The salesman said that we treat each other like newlyweds, that we are considerate of each other unlike most old marrieds he sees in his line of work. (Yes, he racked up points; we bought more than we otherwise might have.) In fact, I was very considerate and patient that day. Any woman who has taken a man shopping for clothes knows that he tries on clothes unwillingly and many men, mine included, prefer comfort over fashion even if comfort involves fashion that has long since passed from memory. So to prevent my man from walking out the door too soon, I was solicitous, cooing “honeys” and “sweeties” more than usual while shlepping one size after another back and forth between showroom floor and dressing room.

The physician and her nurse almost certainly asked because I was present during my husband’s exam and repeated what they said in my own unique and emphatic way. My husband, even with high quality hearing aids in both ears, has trouble hearing. Worse, even when he can hear, he listens selectively. For example, if he does not wish to change his behavior or follow through, he will deny that any advice or request or message was ever sent. Knowing this—and motivated entirely by the desire to be helpful, I swear—I reiterated advice that he had ignored, especially if it was advice I had previously offered, solicited or unsolicited. I’m sure the medical staff wondered how long my put-upon husband had been ignoring me.

In Prodigal Summer, Barbara Kingsolver explains bonding as the function of biology and pheromones—at least for two of her characters, Deanna and Lusa—and she makes a compelling case. For months after I read this delightful novel, I was convinced that relationships of any duration are merely the result of animal instincts. I let the idea fade when I caught a whiff of my man after a particularly long workout on the elliptical.



Folks in much earlier ages were fond of believing that our eyes, windows to the soul, could draw us on to our destruction. Cupid fired his arrow, and we were doomed to fall in love, driven and perhaps even enslaved by Eros. For many other folks from earlier ages, love had nothing to do with romance, eyes or souls. Love grew after a marriage entered into for mutual benefits, including money, property, and prestige. Love was the result of a conscious effort to transform perceived flaws into felicities, according to Joseph Addison, who also advised men and women not to look too closely so that they might never see flaws in each other.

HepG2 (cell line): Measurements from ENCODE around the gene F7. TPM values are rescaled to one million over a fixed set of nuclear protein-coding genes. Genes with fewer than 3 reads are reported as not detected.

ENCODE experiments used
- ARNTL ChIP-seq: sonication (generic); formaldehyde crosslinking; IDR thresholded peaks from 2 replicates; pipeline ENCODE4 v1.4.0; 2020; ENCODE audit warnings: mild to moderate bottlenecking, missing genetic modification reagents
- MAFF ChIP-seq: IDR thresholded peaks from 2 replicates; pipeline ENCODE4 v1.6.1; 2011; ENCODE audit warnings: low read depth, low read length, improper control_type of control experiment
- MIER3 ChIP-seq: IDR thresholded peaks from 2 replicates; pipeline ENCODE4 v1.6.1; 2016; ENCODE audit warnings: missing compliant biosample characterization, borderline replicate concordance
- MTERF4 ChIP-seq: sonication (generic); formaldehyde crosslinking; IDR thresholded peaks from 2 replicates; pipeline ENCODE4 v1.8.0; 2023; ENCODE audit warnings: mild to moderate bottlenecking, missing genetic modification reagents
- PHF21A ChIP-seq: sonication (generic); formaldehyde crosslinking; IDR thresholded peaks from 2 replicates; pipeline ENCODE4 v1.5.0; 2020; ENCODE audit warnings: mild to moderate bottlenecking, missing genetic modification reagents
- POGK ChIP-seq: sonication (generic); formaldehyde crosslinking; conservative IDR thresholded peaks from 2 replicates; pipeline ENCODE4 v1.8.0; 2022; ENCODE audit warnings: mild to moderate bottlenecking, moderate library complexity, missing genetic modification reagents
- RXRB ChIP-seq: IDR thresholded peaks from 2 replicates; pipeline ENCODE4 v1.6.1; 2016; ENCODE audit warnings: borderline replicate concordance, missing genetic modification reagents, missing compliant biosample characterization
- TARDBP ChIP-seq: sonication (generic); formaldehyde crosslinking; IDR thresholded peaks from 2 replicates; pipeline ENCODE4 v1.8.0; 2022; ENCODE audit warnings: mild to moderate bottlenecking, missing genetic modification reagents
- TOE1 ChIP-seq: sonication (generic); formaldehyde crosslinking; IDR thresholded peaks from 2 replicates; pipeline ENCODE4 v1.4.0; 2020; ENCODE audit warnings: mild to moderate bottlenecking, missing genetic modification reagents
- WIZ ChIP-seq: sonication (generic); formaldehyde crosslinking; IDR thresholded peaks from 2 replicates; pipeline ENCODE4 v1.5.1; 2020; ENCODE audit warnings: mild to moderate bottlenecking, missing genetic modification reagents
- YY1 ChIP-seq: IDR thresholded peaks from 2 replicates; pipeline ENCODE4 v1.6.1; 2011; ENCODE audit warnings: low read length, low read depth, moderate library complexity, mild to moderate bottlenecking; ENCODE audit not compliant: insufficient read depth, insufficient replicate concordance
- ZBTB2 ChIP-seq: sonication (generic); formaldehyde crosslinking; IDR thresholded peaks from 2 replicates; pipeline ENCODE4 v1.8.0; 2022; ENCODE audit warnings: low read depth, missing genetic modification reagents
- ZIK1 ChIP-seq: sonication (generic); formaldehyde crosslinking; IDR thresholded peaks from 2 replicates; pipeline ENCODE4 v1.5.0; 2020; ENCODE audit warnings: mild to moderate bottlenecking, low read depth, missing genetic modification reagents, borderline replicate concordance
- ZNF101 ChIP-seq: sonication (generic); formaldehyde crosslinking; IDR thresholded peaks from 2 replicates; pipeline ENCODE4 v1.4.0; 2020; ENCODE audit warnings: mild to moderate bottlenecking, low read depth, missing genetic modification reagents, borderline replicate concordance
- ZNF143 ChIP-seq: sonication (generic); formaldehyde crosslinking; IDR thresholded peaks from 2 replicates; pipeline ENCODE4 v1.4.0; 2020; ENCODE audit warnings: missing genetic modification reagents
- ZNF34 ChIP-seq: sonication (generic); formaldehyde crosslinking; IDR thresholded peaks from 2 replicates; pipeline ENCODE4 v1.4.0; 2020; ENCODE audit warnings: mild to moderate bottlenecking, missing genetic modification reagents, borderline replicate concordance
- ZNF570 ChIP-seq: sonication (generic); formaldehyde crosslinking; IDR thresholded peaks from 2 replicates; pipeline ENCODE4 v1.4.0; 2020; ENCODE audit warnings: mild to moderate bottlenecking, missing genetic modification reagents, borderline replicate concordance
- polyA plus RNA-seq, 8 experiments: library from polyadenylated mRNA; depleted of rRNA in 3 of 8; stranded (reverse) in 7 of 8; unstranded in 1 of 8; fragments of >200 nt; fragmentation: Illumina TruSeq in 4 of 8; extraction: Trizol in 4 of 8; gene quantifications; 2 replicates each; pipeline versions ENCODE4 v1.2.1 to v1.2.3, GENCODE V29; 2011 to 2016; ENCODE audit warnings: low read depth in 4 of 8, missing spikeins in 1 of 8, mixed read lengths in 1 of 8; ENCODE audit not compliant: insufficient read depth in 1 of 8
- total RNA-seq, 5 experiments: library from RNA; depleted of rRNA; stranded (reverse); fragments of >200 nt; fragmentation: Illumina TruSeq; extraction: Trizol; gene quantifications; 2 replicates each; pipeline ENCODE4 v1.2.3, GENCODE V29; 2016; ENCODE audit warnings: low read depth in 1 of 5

For my part, if pheromones attracted me to my mate, so be it. If his eyes drew me in, that’s fine. What interests me—and apparently others like Addison—is why we have endured so long, and I think one of the foremost reasons is personal honor. I take my vows seriously, and I know my man does as well. Although in the heat of anger or the winter of despair, I have contemplated life without him, I have emerged committed because once I said, “I do” love you, honor you, and promise to share sickness as well as health, poverty as well as wealth (I wish), and sorrow as well as joy until death do us part.

Yep, he’s still the one because of who I am as much as who he is. May you too have honor. May you be together 29 years and counting.

Monday, February 7, 2011

For Our Children

Recently my husband and I returned to Oklahoma’s Ground Zero in downtown Oklahoma City. Now it is a place of remembrance and peace, a tribute to those lost on April 19, 1995. Like the symbolic phoenix that rose from the ashes of domestic terrorism, a new building has taken the place of the first Murrah Building.

Our first visit to the Heartland's Ground Zero took place just days after the bomb tore apart 168 families. Even then, the hearts and minds of people from around the world were made manifest by the gifts, flowers, and teddy bears given to honor the victims, including 19 children lost.

My husband and I returned to bear silent witness at the site of the Oklahoma City National Memorial once it was complete. One hundred and sixty-eight chairs, never to be filled by those in whose name they were constructed, attest to the vitality and promise erased in seconds.

We visited once more in order to tour the museum adjacent to the outdoor memorial. Inside, photographs and tributes commemorate those 168 lives. Whose heart is so hard that he would not be moved by the smiling faces and untroubled expressions photographed before domestic terrorism stole them from us?

What is more moving, however, are the acts of those left behind. Police officers, fire fighters, emergency workers, and ordinary citizens bore their labor stoically. Families forsook bitterness or anger to make hurt babies strong again. Jim and Barb Denny, for example, let go of a career and sold a home to care for Brandon and Rebecca. Their lives will never be the same. Whatever ambitions they had for themselves and their children have been rewritten, and they abide in faith, grateful for each other.

The lives of the Dennys and Nguyens and McClouds and Webbers and Allens could have been stunted or broken by the events of April 19, 1995, but their children survived, and children require resilience of us. They demand courage from us. They hope to be reassured by our approach to the future. Let us hope that we can all live up to what children need.